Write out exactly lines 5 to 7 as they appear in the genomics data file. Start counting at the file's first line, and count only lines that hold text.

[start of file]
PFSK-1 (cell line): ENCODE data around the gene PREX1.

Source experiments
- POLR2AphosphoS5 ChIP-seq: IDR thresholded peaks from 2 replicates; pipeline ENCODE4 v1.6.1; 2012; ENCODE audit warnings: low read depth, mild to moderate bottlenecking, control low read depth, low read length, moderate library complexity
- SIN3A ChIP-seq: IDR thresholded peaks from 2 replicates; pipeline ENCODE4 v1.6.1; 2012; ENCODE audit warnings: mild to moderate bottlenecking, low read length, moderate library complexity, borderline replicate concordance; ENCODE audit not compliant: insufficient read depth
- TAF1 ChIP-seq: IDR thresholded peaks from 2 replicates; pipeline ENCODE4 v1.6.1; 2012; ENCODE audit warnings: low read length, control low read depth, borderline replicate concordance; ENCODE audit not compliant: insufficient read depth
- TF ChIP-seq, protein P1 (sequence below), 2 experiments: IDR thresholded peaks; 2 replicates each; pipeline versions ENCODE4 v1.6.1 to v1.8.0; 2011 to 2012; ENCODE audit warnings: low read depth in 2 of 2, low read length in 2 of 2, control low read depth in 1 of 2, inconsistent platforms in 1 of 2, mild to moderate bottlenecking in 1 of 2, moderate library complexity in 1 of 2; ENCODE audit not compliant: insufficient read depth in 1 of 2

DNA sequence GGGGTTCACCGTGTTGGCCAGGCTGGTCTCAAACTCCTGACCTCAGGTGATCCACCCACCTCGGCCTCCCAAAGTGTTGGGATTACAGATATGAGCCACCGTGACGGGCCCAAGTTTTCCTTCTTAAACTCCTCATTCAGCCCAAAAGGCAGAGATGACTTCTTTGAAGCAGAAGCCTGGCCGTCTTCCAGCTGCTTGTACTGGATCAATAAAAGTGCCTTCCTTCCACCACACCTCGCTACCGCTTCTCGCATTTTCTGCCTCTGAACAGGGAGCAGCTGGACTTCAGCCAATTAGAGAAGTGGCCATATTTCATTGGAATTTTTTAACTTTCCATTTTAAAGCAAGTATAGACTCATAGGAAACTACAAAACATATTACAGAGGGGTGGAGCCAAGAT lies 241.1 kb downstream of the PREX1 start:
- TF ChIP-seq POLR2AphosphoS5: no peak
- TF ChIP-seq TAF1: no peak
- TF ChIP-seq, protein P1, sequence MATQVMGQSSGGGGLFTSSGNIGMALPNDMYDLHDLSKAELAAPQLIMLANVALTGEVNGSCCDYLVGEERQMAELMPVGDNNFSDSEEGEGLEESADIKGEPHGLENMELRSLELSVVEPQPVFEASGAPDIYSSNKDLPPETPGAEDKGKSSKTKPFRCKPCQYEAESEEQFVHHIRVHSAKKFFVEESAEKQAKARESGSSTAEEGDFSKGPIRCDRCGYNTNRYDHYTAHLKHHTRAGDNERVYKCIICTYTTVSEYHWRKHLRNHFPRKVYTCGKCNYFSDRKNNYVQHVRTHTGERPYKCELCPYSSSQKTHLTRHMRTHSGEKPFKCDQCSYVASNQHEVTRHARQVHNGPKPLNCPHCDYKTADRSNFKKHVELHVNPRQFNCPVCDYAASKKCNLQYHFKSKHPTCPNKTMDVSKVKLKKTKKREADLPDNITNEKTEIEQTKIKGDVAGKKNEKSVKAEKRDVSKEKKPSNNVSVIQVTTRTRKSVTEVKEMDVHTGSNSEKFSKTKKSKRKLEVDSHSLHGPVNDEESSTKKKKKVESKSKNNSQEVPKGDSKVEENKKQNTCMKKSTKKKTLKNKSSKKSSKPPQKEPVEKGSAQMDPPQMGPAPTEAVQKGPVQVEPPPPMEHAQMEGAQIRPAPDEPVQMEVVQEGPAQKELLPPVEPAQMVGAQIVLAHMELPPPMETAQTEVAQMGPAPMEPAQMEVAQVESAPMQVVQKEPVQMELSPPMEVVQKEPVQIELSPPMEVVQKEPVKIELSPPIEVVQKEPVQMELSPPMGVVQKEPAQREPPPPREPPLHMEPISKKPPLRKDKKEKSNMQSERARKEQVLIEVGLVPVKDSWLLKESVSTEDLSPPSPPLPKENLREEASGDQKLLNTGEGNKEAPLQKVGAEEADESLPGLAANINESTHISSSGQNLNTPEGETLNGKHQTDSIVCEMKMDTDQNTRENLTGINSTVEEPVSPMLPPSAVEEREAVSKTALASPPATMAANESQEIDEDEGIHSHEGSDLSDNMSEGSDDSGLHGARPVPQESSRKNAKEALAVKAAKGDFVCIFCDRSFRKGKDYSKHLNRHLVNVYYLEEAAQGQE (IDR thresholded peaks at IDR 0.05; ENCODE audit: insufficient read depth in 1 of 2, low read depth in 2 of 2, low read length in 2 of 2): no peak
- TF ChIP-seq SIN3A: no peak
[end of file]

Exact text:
- TAF1 ChIP-seq: IDR thresholded peaks from 2 replicates; pipeline ENCODE4 v1.6.1; 2012; ENCODE audit warnings: low read length, control low read depth, borderline replicate concordance; ENCODE audit not compliant: insufficient read depth
- TF ChIP-seq, protein P1 (sequence below), 2 experiments: IDR thresholded peaks; 2 replicates each; pipeline versions ENCODE4 v1.6.1 to v1.8.0; 2011 to 2012; ENCODE audit warnings: low read depth in 2 of 2, low read length in 2 of 2, control low read depth in 1 of 2, inconsistent platforms in 1 of 2, mild to moderate bottlenecking in 1 of 2, moderate library complexity in 1 of 2; ENCODE audit not compliant: insufficient read depth in 1 of 2

DNA sequence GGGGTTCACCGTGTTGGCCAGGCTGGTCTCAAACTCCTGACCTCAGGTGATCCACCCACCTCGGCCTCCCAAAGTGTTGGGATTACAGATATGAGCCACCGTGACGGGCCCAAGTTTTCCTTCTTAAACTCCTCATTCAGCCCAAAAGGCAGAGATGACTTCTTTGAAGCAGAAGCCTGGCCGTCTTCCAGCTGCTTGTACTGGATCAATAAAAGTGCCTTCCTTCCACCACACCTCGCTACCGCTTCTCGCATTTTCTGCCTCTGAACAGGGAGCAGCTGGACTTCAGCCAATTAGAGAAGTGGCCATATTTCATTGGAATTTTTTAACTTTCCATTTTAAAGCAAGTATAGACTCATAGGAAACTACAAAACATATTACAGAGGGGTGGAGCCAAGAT lies 241.1 kb downstream of the PREX1 start: